A garden is never finished. In the words of landscape historian Mac Griswold, it is “the slowest of the performing arts.” Lauren Hall-Behrens would agree—over the past decade, she’s staged a quiet drama in her Northeast Portland garden. 

When she graduated from the Evergreen State College in Olympia, Hall-Behrens didn’t know the landscape design profession existed. Armed with a liberal arts degree and an avid interest in psychology and sculpture, she moved to Portland to work as a color consultant and carpenter’s assistant. She began to notice how powerfully spaces can affect people, and grew enamored with landscape design after some conversations with practicing designers. She signed up for classes at Portland Community College, found a professional mentor, and launched her own business, Lilyvilla Gardens, in 2003. 

Her most demanding teacher to date has been her own garden. The run-down, 60-by-100-foot corner lot in Northeast Portland she moved to in 2001 came with the heavy, compacted soil of inner-city neighborhoods, plus flat topography, very little privacy, and overgrown trees. Hall-Behrens began to transform the debris-strewn space into an entrancing, tropical paradise that provides a striking foil for the surrounding busy urban neighborhood.

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A massive gate marries contemporary elements with a wooden structure evoking Japanese tradition.

“The strongest projects occur when my client and I come up with a concept that has emotional resonance,” she says. “In the case of my own garden, my fundamental, practical need was for a calm space with structure in winter.” 

Given her “very tall house,” she knew it would be important to infuse the outdoor space with architectural features to instill balance between home and garden. To that end, she designed a hefty gate set in a frame stained the same blue-green as her home’s trim: a contemporary take on a ceremonial Japanese gate. Passage through its brawny doors marks a transition into an intimate space, and a pergola—again, stained blue-green—rises above the patio just beyond the house’s back steps, providing a sense of partial enclosure. A quaint, zinc-coated steel hut, sized for two, sits along the east fence. Other resting spots abound: modern mesh seats in a spacious gravel patio in the garden’s back corner, two clean-lined divans under the pergola in the central patio, and casual seats perched above the garden on the porch.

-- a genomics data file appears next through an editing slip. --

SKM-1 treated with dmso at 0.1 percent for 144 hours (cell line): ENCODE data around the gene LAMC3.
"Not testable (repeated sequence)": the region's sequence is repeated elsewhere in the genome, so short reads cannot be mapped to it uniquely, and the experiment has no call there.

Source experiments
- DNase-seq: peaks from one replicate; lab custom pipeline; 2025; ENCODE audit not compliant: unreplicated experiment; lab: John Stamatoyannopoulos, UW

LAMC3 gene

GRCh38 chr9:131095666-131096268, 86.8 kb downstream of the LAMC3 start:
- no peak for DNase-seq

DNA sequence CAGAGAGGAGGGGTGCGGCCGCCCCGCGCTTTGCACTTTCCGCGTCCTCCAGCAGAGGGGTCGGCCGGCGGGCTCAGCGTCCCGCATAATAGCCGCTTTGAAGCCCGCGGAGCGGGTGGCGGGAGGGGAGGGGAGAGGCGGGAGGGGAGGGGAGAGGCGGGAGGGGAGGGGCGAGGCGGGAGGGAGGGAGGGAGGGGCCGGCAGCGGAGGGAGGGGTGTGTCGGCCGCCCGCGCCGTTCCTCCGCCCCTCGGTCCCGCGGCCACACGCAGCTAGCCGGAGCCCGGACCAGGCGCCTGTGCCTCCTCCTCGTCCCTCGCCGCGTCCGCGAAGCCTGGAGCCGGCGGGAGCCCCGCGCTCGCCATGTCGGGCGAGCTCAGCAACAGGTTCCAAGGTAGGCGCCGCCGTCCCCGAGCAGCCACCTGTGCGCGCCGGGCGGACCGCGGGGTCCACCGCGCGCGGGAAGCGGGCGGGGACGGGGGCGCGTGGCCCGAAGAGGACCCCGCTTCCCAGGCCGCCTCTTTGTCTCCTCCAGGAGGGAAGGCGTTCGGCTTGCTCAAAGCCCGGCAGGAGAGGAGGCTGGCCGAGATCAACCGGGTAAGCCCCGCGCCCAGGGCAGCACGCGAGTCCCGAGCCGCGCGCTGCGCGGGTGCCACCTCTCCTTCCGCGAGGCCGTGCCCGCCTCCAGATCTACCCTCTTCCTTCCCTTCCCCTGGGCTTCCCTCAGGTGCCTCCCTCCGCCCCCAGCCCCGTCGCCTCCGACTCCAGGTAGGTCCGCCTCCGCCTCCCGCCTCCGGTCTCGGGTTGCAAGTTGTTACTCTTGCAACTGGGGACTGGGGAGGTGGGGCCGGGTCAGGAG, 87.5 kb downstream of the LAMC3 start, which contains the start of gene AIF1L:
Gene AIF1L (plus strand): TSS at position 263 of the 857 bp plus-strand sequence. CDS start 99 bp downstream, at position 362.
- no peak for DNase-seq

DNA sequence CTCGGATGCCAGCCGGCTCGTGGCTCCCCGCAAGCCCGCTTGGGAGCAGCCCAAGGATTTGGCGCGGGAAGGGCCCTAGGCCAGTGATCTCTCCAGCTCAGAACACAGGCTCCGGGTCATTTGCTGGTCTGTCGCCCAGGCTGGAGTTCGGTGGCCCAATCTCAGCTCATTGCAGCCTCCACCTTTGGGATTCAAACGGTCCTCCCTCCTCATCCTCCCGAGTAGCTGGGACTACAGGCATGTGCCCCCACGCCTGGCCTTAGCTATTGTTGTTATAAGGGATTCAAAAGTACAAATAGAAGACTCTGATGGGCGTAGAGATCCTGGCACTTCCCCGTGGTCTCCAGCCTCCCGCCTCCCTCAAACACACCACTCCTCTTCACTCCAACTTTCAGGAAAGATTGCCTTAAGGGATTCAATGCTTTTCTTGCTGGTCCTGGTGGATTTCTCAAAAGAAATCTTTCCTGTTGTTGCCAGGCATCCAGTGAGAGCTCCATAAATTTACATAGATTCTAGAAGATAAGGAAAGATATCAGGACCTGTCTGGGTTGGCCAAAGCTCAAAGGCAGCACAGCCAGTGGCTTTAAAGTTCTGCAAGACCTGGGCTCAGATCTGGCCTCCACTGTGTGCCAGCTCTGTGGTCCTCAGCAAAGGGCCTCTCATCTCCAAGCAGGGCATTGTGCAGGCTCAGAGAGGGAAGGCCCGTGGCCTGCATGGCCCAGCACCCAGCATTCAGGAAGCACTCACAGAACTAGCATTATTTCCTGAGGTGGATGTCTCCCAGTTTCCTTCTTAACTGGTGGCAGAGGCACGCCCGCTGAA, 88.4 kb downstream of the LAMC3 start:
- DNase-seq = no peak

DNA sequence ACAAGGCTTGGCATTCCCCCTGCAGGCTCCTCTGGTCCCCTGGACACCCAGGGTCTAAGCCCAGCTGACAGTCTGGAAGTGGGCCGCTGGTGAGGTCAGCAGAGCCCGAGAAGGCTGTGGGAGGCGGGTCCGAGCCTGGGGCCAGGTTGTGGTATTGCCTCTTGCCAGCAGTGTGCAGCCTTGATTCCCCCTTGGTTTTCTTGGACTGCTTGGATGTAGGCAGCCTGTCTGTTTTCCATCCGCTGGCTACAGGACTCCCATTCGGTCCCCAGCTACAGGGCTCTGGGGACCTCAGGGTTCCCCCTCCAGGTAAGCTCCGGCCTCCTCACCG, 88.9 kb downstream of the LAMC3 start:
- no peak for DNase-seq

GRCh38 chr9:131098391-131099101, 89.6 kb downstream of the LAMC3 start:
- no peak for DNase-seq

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(Left) The dramatic leaves of white-veined Fatsia japonica Spider’s Web. (Right) A carpet of mondo grasses plays against against a crisp metal edge, smooth river rocks, and a sweep of golden Japanese forest grass.

A semiformal, tropical motif comes to life in Hall-Behrens’s plant selection. Just inside the main gate, immense leaves of cold-hardy banana (Musa basjoo) draw the eyes upward, grounding the house while creating a sense of being dwarfed by nature’s fecundity—at least from late July to October, when the bananas stretch to their full height and magnificence. Formal planters filled with exuberant Astelia spikes and dripping with silvery dichondra flank the back steps, extending the hot-climate vibe. “Many Asian tropical gardens have statues or other matching formal elements serving as a kind of ‘call to entry’ at doorways and passages,” explains Hall-Behrens. She embraces other motifs from formal tropical gardens around the world, like symmetry, low evergreen hedges, and uniform swaths of low ground covers. Classic Southern plants with personal resonance (Hall-Behrens grew up in Texas and Oklahoma) have also made their way into the garden, including mondo grass, star jasmine, and crape myrtle. Evergreen plants provide a steady backdrop for the more charismatic plant performers, with their voluptuous bursts of growth, blossoms, seed heads, and seasonally shifting colors.